US Department of Energy Office of Science

Contact: Dawn Levy
levyd@ornl.gov
865-576-6448
DOE/Oak Ridge National Laboratory

Public Release: 7-Mar-2017
Journal of Materials Chemistry A
Argonne invents reusable sponge that soaks up oil
Scientists at Argonne have invented a new foam, called Oleo Sponge, that not only easily adsorbs spilled oil from water, but is also reusable and can pull dispersed oil from the entire water column -- not just the surface.
US Department of Energy, Office of Basic Energy Sciences, US Coast Guard, Bureau of Safety and Environmental Enforcement

Contact: Alex Mitchell
amitchell@anl.gov
630-252-5573
DOE/Argonne National Laboratory

Public Release: 7-Mar-2017
Plants at the pump
Regular, unleaded or algae? That's a choice drivers could make at the pump one day. Toward that goal, Sandia National Laboratories is testing strains of algae for resistance to a host of predators and diseases, and learning to detect when an algae pond is about to crash.

Contact: Jules Bernstein
JBerns@sandia.gov
925-294-2612
DOE/Sandia National Laboratories

Public Release: 7-Mar-2017
Scientific Reports
ORNL study examines tungsten in extreme environments to improve fusion materials
'We're trying to determine the fundamental behavior of plasma-facing materials with the goal of better understanding degradation mechanisms so we can engineer robust, new materials,' said materials scientist Chad Parish of Oak Ridge National Laboratory. He is senior author of a study in the journal Scientific Reports that explored degradation of tungsten under reactor-relevant conditions. Learning about how energetic atomic bombardment affects tungsten microscopically helps engineers improve nuclear materials.
DOE/Office of Science, DOE/Office of Nuclear Energy, DOE/Oak Ridge National Laboratory

Contact: Dawn Levy
levyd@ornl.gov
865-576-6448
DOE/Oak Ridge National Laboratory

Public Release: 6-Mar-2017
Proceedings of the National Academy of Sciences
New materials could turn water into the fuel of the future
Scientists at Berkeley Lab and Caltech have -- in just two years -- nearly doubled the number of materials known to have potential for use in solar fuels. They did so by developing a process that promises to speed the discovery of commercially viable generation of solar fuels that could replace coal, oil, and other fossil fuels.
DOE/Office of Science

Contact: Dan Krotz
dakrotz@lbl.gov
510-486-4019
DOE/Lawrence Berkeley National Laboratory

Public Release: 6-Mar-2017
Advanced Energy Materials
Imaging the inner workings of a sodium-metal sulfide battery for first time
Scientists discover that the iron sulfide battery material undergoes significant changes in its microstructure and chemical composition as sodium ions enter and leave the material during the first discharge/charge cycle, leading to an initial loss in battery capacity.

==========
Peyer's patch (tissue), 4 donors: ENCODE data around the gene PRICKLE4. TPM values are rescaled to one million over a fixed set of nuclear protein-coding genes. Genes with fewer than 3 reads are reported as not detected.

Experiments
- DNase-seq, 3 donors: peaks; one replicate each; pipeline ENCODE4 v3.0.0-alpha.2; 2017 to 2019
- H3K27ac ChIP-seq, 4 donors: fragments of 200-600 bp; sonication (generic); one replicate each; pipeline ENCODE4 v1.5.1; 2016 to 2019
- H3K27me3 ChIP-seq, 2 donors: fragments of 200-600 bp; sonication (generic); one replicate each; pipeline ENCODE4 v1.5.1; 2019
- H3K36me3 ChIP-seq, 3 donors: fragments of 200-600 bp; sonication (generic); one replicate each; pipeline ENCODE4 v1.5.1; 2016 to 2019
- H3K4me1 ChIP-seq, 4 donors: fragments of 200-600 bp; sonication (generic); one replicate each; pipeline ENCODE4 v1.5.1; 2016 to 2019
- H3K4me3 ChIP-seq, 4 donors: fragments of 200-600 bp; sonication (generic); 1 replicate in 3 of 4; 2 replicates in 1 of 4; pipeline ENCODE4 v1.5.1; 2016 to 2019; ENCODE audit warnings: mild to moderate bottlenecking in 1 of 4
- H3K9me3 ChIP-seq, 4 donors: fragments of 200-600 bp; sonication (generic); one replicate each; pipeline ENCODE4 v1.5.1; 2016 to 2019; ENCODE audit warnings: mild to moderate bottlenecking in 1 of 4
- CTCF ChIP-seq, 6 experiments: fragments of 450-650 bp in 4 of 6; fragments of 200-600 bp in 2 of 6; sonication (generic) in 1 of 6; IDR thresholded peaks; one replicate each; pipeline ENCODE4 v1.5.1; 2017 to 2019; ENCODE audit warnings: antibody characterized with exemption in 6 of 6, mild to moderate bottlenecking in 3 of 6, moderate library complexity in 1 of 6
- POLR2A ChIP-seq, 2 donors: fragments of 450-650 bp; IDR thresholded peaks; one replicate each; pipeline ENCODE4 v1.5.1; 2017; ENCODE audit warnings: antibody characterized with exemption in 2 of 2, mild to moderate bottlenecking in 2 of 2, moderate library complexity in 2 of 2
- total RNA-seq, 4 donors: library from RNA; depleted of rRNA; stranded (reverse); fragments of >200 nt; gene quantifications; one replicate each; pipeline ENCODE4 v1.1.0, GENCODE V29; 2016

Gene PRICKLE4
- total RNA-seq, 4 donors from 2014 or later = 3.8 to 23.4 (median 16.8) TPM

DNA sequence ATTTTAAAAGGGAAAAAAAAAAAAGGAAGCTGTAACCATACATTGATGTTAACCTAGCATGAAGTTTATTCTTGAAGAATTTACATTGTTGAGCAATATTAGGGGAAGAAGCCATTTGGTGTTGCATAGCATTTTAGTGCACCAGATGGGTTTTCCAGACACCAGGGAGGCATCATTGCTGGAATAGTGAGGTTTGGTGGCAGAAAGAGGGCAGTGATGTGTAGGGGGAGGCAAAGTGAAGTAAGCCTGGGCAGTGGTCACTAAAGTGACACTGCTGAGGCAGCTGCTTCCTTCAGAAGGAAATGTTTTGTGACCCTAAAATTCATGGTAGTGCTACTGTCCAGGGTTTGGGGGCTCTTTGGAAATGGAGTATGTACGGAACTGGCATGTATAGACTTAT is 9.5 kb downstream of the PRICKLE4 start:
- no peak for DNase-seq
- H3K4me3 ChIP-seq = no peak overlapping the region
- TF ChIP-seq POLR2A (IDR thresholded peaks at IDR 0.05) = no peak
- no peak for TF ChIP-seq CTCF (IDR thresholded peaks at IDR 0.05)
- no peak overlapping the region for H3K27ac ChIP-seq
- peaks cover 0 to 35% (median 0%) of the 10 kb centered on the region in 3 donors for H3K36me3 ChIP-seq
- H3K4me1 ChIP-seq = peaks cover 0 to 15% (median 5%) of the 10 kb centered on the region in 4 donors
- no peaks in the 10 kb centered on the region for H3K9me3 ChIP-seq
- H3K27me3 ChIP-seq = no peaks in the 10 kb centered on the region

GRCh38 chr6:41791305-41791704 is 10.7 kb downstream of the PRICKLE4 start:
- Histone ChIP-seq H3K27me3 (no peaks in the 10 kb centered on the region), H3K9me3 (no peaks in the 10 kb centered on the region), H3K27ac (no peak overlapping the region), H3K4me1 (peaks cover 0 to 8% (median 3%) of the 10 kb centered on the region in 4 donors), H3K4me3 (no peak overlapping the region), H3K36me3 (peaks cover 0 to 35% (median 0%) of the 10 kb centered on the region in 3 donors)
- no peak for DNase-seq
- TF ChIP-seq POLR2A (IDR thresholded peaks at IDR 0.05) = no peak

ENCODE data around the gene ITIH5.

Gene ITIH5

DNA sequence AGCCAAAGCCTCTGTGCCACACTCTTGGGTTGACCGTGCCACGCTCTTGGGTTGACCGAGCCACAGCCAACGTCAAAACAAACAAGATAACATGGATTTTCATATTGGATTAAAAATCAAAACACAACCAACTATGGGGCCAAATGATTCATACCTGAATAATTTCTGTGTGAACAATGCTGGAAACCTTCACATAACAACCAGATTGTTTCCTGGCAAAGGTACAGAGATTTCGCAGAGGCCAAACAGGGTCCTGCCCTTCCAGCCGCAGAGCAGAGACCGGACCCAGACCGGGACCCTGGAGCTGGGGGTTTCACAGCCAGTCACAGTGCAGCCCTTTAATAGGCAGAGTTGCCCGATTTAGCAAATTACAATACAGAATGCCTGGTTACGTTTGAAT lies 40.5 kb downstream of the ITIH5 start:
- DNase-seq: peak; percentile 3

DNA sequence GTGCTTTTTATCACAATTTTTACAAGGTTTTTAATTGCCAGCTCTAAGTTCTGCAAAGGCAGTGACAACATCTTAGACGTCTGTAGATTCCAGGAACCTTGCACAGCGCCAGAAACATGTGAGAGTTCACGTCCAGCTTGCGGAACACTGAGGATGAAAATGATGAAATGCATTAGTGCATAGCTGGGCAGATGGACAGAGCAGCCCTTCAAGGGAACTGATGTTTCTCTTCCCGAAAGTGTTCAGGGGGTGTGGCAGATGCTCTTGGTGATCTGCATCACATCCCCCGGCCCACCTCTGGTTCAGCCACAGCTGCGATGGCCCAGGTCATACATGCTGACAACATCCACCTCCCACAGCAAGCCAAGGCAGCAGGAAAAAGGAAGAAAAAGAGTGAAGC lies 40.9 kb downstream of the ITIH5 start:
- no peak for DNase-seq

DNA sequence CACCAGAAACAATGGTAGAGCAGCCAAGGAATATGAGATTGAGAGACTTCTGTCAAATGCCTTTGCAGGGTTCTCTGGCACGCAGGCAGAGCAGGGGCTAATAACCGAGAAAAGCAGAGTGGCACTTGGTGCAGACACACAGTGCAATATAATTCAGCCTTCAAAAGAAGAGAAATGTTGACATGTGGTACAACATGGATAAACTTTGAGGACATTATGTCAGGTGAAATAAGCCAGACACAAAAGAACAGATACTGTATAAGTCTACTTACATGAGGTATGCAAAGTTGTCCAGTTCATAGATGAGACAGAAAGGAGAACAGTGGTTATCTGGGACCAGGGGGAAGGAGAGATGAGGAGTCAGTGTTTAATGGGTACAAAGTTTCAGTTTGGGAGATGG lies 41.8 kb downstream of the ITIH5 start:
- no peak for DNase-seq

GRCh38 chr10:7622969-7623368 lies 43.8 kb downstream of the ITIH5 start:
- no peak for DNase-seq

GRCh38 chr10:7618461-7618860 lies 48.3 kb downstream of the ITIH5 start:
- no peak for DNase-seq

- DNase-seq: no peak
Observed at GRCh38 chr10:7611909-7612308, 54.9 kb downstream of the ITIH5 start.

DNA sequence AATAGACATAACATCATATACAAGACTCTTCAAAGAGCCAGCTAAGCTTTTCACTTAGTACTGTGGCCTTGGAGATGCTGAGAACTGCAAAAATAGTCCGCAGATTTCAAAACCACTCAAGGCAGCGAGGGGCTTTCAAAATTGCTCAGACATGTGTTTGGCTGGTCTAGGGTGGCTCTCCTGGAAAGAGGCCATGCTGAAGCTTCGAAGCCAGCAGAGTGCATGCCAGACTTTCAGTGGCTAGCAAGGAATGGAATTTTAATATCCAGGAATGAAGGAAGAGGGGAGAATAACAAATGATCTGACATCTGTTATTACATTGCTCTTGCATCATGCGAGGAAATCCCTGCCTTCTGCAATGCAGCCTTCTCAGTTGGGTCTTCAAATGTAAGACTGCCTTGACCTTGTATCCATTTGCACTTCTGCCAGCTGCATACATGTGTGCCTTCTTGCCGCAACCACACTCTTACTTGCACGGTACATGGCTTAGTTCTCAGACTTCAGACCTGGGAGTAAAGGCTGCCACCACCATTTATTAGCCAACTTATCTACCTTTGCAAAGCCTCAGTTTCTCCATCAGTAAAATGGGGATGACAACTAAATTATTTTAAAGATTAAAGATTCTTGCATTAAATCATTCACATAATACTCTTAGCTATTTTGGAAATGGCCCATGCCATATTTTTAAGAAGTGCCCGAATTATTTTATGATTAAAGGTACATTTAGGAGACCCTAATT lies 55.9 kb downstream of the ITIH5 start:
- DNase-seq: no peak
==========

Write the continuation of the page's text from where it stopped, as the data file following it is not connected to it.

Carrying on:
DOE/Office of Science

Contact: Ariana Tantillo
atantillo@bnl.gov
631-344-2347
DOE/Brookhaven National Laboratory

Public Release: 6-Mar-2017
Nature Communications
New evidence for a water-rich history on Mars
Mars may have been a wetter place than previously thought, according to research on simulated Martian meteorites conducted, in part, at Berkeley Lab.

Contact: Glenn Roberts Jr.
geroberts@lbl.gov
510-486-5582
DOE/Lawrence Berkeley National Laboratory

Public Release: 3-Mar-2017
Sandia scientist named fellow for diverse contributions to aeronautics, space research
Gary Polansky, the chief scientist for hypersonic technology development and applications at Sandia National Laboratories, has been named a fellow of the American Institute of Aeronautics and Astronautics (AIAA).

Contact: Heather Clark
hclark@sandia.gov
505-844-3511
DOE/Sandia National Laboratories

Public Release: 3-Mar-2017
Genome Biology
Revealing Aspergillus diversity for industrial applications
In a Feb. 14, 2017 study published in Genome Biology, an international team report sequencing the genomes of 10 novel Aspergillus species, which were compared with the eight other sequenced Aspergillus species. With this first ever genus-wide view, the international consortium found that Aspergillus has a greater genomic and functional diversity than previously understood, broadening the range of potential applications for the fungi considered one of the most important workhorses in the biotechnology.
Department of Energy Office of Science

Contact: Massie Ballon
mlballon@lbl.gov
DOE/Joint Genome Institute

Public Release: 2-Mar-2017
Advanced Materials
Story tips from the Department of Energy's Oak Ridge National Laboratory, March 2017
ORNL's rapid prototyping supports small business manufacturing; ORNL chemists' accelerated membrane-based gas separation method could ultimately separate carbon dioxide from flue gases at power plants; ORNL-developed electron beam melting technique precisely controls microstructure, locate properties in additively manufactured parts; ORNL's open-source, user-friendly and easy-to-use software monitors, controls energy consumption using wide range of devices running different protocols; ORNL report indicates drone activity aids electric utilities to enhance worker safety, system reliability; ORNL hosts cyberspace conference.
US Department of Energy

Contact: Sara Shoemaker
shoemakerms@ornl.gov
865-576-9219
DOE/Oak Ridge National Laboratory

Public Release: 2-Mar-2017
Nature Materials
Water-repellent nanotextures found to have excellent anti-fogging abilities
Nanotextures inspired by the cone-shaped structures found on the surface of cicada wings could inform new designs for materials prone to fogging, such as car and aircraft windshields.
DOE/Office of Science, French Ministry of Defense, Thales Group

Contact: Ariana Tantillo
atantillo@bnl.gov
631-344-2347
DOE/Brookhaven National Laboratory

Public Release: 1-Mar-2017
Nature Energy
Tweaking electrolyte makes better lithium-metal batteries
New research shows adding a pinch of chemical additive to a lithium-metal battery's electrolyte helps make rechargeable batteries that are stable, charge quickly, and go longer in between charges than lithium-ion batteries.
DOE/Office of Energy Efficiency & Renewable Energy

Contact: Franny White
franny.white@pnnl.gov
509-375-6904
DOE/Pacific Northwest National Laboratory

Public Release: 1-Mar-2017
Automated measurement system enhances quality, reduces handling in Pu-238 production
Under a collaborative partnership between the National Aeronautics and Space Administration and the Department of Energy, a new automated measurement system developed at DOE's Oak Ridge National Laboratory will ensure quality production of plutonium-238 while reducing handling by workers.
NASA, US Department of Energy

Contact: Stephanie G. Seay
seaysg@ornl.gov
865-576-9894
DOE/Oak Ridge National Laboratory

Showing releases 151-175 out of 459.

<< < 2 | 3 | 4 | 5 | 6 | 7 | 8 | 9 | 10 | 11 > >>

 

 

Text-Only | Privacy Policy | Site Map